> [T]here is an infinity of ways of having doubts on the main stream views and that leaves a lot of freedom.
Yes, but let’s not forget the power of recursive definitions: Suppose that somebody, somewhere claims P. Here is how to be skeptikal about P:
/1. How do you know that P?
/2. Yes, but are you sure?
/3. Fair enough, but can we call this P settled?
/4. You say it’s settled, but how could P ever be settled in science?
/5. And do we have an engineer-level derivation that P?
/6. What would Feynman say of those who believe that P?
/7. Perhaps P, but how does that matter for the price of butter?
/8. Ok, it matters, but what if P was a good thing?
/9. And what can we do about it anyway?
There might be ways to simplify this algorithm by adding some recursion.
This could help alleviate the Procrustean beds between questions 3 and 4, and questions 4 and 5. Just try to satisfy two skeptics, one asking 3 and the other asking 4, or one asking 4 and the other 5. And this might explain why skeptiks are acting as if they were not part of the same camp. We might be lukewarm to add this other question:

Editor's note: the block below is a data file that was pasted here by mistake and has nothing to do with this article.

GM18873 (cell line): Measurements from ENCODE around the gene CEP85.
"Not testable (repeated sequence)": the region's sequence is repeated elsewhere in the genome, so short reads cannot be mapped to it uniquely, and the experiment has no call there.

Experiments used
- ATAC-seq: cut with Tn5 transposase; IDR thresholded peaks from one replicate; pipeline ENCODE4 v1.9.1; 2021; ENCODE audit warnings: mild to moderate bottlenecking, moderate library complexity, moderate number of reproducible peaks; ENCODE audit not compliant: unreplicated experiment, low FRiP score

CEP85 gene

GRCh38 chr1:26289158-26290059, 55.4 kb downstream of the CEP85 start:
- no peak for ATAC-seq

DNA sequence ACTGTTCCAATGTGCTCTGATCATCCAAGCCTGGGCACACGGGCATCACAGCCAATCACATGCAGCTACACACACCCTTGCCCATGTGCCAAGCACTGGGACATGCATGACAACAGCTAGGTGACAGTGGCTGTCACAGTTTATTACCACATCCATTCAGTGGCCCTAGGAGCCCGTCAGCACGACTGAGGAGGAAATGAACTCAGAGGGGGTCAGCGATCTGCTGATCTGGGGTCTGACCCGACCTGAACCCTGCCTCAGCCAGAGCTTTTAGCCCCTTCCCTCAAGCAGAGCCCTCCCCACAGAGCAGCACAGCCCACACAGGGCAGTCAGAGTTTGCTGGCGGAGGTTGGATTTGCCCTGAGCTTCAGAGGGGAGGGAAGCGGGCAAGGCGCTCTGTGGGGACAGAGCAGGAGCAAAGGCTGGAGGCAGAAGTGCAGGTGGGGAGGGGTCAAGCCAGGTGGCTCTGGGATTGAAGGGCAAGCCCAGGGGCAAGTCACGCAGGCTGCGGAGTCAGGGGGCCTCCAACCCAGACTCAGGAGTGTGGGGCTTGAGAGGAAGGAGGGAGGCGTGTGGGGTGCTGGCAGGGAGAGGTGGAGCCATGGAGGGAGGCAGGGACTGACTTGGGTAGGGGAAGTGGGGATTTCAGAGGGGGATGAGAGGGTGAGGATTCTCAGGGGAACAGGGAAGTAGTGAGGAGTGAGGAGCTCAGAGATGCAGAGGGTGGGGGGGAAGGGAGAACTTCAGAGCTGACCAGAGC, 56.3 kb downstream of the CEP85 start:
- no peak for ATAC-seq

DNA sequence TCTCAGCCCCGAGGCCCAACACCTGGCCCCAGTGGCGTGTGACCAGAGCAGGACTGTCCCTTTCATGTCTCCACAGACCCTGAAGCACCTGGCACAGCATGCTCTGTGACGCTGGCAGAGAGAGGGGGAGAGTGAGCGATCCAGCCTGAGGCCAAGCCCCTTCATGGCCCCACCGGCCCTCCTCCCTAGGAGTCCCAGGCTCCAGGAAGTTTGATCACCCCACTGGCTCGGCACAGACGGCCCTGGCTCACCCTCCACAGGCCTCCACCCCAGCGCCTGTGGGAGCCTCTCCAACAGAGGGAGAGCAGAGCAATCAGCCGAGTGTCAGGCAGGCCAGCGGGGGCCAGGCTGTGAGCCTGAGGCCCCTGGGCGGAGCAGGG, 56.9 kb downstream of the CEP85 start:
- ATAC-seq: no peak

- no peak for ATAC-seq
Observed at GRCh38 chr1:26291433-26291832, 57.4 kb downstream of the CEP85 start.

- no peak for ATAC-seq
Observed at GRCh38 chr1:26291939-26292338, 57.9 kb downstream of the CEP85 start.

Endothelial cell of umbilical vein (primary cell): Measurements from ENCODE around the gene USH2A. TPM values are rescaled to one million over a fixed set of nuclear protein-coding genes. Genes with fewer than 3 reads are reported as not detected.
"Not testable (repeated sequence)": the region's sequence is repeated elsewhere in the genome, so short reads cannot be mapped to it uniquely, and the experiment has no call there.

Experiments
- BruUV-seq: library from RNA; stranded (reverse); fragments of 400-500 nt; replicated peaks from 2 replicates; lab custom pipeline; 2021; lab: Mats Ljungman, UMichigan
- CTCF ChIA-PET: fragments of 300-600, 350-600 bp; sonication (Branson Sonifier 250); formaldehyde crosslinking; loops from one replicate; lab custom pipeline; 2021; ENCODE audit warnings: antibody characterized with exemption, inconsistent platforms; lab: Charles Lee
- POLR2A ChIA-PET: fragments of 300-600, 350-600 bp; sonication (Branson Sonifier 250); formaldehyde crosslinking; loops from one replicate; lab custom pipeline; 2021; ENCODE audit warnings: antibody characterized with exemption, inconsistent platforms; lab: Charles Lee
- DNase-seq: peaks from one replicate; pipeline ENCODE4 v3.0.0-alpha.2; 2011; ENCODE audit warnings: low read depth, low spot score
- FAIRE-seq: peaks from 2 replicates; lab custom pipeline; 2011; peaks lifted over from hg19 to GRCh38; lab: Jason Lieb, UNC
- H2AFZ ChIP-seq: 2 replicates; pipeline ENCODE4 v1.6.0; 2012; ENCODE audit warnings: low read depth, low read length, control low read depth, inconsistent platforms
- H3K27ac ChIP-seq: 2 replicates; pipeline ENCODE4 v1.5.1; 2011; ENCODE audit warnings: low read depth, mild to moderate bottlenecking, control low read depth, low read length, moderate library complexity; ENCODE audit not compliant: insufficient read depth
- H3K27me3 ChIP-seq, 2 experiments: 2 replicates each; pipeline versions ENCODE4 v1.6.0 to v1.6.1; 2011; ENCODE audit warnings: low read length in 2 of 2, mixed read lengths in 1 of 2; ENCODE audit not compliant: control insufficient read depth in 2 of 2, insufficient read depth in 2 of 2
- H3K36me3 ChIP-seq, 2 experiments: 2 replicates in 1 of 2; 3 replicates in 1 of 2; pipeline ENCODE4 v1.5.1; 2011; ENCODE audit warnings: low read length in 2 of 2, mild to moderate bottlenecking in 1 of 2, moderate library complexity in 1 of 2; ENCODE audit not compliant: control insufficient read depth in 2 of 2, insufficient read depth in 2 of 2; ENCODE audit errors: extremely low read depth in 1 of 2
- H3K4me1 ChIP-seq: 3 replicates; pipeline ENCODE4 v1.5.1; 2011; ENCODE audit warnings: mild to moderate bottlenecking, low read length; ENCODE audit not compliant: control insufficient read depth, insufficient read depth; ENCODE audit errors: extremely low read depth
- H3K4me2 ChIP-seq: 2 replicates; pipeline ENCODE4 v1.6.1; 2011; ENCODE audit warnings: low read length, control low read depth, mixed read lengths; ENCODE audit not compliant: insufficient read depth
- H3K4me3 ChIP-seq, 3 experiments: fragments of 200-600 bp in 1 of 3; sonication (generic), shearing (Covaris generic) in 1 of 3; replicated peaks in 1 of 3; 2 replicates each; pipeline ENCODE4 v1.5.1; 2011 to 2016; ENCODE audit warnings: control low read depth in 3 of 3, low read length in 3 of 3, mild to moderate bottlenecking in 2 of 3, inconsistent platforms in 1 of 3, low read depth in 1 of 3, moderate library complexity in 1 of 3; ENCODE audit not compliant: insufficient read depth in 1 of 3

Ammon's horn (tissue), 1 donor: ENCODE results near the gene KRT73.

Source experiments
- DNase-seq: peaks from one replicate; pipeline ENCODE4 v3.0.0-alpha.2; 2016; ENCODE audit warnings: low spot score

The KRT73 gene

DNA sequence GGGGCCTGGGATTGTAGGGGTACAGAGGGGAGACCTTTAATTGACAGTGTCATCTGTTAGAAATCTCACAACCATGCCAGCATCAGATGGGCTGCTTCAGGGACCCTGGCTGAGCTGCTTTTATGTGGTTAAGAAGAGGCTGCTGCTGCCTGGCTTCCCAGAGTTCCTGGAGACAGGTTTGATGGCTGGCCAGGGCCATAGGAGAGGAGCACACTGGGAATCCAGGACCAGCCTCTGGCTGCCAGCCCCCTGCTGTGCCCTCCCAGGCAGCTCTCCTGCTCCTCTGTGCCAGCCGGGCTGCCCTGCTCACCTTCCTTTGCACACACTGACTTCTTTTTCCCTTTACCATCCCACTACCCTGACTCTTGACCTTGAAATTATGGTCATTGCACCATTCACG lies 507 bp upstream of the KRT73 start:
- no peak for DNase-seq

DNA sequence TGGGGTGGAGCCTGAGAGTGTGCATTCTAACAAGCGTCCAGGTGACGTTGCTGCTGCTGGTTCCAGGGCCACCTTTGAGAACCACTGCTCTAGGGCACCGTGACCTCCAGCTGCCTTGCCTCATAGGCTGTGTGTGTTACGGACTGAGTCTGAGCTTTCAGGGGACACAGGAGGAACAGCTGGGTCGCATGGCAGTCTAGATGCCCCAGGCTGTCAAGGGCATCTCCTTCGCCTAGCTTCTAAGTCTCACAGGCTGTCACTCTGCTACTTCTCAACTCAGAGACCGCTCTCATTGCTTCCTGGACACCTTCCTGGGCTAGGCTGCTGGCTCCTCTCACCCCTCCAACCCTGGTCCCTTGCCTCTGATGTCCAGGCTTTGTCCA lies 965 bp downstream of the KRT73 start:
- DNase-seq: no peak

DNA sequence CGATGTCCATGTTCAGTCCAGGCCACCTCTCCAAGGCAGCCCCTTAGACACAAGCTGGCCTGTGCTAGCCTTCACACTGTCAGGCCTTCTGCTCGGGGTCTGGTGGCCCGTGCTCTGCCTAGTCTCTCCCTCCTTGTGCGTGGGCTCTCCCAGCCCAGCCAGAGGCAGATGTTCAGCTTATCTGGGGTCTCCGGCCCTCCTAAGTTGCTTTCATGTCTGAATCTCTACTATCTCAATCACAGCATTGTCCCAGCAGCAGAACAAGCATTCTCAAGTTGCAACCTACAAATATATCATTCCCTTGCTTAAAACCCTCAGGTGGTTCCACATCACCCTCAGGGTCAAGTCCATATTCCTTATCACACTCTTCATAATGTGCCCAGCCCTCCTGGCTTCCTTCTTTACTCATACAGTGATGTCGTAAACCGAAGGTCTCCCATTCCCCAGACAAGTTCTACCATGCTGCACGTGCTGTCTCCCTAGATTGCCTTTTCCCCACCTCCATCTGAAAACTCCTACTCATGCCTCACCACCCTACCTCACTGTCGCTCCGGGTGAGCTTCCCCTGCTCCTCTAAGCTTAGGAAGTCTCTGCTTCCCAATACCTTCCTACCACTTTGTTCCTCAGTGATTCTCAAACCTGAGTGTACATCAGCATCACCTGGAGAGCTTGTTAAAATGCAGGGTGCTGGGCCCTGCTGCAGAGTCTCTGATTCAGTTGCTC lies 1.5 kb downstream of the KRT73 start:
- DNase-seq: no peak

/10. Of course P, but should we make sure that those who hold P ought to be squeaky clean?
This might not belong to the skeptkal audit, only to the one that raises deontological concerns. A variation is the question raison methodological concerns:
/11. Of course P, but should we make sure that those who hold P got to the result in some squeaky clean way?
Both 10 and 11 gets conflated most of the times. These are good questions. In fact, they are so good that they create a never ending audit.
If I forgot questions, I’d like to know.
On the face of it, I believe this covers much of my experience in climate blogland.
[NB. I would be inclined to add “And what about Q?”, but I don’t want to renumber everything.]